Hydrogen peroxide. If your pet has ingested a toxin, you want to eliminate it from the body before it is absorbed. Hydrogen peroxide will induce vomiting in most dogs and cats. Always contact a veterinarian before administering. There are certain poisons where vomiting may make the situation worse. Also, the veterinarian can calculate the safe amount for your pet.
Digital thermometer. Just like in humans, temperature is an important way to determine how sick a pet is. Temperatures in pets are taken rectally. It is important to remember that cats’ and dogs’ temperatures normally are higher than ours with normal being 100.5 degrees to 102.5 degrees.
Syringe. This is useful in administering liquid medications orally, force feeding a liquid diet or flushing debris from wounds.
Muzzle. Even though gauze can be used for a muzzle, it does not work as well as a true muzzle. Make sure it is sized properly so it is comfortable but not too loose. Do not muzzle if they are vomiting or having trouble breathing.
Leash. This allows for easy restraint if the pet can walk.
Tweezers. It is better to remove ticks with tweezers than by hand. You want to remove the tick’s entire head, as leaving it in place may cause inflammation or infection, and this is hard to do with your fingers. Tweezers also are helpful for removing splinters.
Antihistamine. Dogs and cats frequently come in contact with snakes and other insects, which results in a bite or sting. Antihistamines administered early on may decrease the severity of the inflammation. Diphenhydramine is a good one to keep on hand. Touch base with a veterinarian before administering to ensure you give the correct amount.
Blunt-ended scissors. Are useful for cutting bandage material, tape and gauze.
Antibiotic ointment. A general purpose antibiotic ointment for humans is useful to apply to small, superficial wounds. Remember that pets will lick it off if not bandaged.
Antiseptic wipes. These can be used to clean a wound. Betadine or chlorhexidine are recommended over alcohol because they sting less.
Customize. If your pet has an existing illness, you may want to have a specific medication to treat that problem. For example, for diabetic dogs and cats, it is a good idea to have honey or Karo syrup on hand in case their blood sugar drops. Also, if you have an epileptic dog, valium that can be given rectally during a seizure might be in your kit.
With a well-stocked first-aid kit, you will be prepared to administer aid to your pet when a veterinarian is not readily available.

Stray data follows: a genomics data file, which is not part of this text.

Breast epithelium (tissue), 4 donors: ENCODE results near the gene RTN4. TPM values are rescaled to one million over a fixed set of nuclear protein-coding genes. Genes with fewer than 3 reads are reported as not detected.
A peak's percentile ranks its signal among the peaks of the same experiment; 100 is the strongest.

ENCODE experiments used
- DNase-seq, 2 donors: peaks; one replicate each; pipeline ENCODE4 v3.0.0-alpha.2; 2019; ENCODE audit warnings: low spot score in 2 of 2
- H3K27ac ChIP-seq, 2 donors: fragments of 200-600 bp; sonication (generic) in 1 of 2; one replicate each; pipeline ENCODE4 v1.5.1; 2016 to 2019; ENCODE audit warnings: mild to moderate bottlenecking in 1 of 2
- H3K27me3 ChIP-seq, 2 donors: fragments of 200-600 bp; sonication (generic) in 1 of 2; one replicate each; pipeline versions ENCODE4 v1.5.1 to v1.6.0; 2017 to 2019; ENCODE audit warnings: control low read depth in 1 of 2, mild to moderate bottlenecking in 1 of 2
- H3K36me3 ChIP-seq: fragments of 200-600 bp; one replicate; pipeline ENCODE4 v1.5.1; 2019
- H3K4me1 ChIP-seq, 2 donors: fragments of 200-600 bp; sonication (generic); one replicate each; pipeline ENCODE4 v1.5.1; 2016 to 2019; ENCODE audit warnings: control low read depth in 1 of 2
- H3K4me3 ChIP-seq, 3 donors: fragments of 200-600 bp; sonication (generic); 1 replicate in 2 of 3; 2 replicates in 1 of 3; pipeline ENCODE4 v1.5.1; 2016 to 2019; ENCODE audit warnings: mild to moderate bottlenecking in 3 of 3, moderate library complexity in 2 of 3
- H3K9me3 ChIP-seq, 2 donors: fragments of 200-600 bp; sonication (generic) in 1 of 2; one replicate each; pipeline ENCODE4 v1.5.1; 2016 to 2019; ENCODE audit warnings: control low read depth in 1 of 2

Once stable, get your pet immediately to a veterinarian, as first aid is never a substitute for veterinary care but may save your pet’s life until you can get him to the ER.
Dr. Henri Bianucci and Dr. Perry Jameson are with Veterinary Specialty Care LLC. Send questions to email@example.com.
Dr. Carrie Davis, ER Veterinarian of 8 years
All lectures held at:
Veterinary Specialty Care
985 Johnnie Dodds Blvd.
Mt. Pleasant, SC
To register for any of the lectures please leave your name and number of people attending by posting to Dr. Davis’s Facebook page, Veterinary Specialty Care’s Facebook page, by calling 843-606-9100 or by email to DRecupido@veterinaryspecialtycare.com
Schedule of Topics:
August “Backyard and Household Toxins” August 12, 2012 @4:00 PM
Learn the common dangers that are lurking in your pet’s environment!
September “Know your pet’s normal parameters and basic handling tips”
September 16, 2012 @ 4:00 PM
Learn how to take a heart rate, respiratory rate, temperature and to examine your pet for abnormalities. And tricks on how administer medications!
October Pet Basic First Aid” October 14, 2012 @4:00 PM
Learn how to help at home before transport to the veterinarian: Choking, lacerations, broken toe nails, wounds, snake bites, approaching an injured pet, how to transport an injured pet, seizures and more.
This is NOT a certification course.
November Pet CPR” November 4, 2012 @ 4:00 PM
This is NOT a certification course.
December ” Dog Bite Prevention” December 2, 2012 @ 4:00 PM
Focus on child safety around dogs. Bring the kids! Free coloring books to all children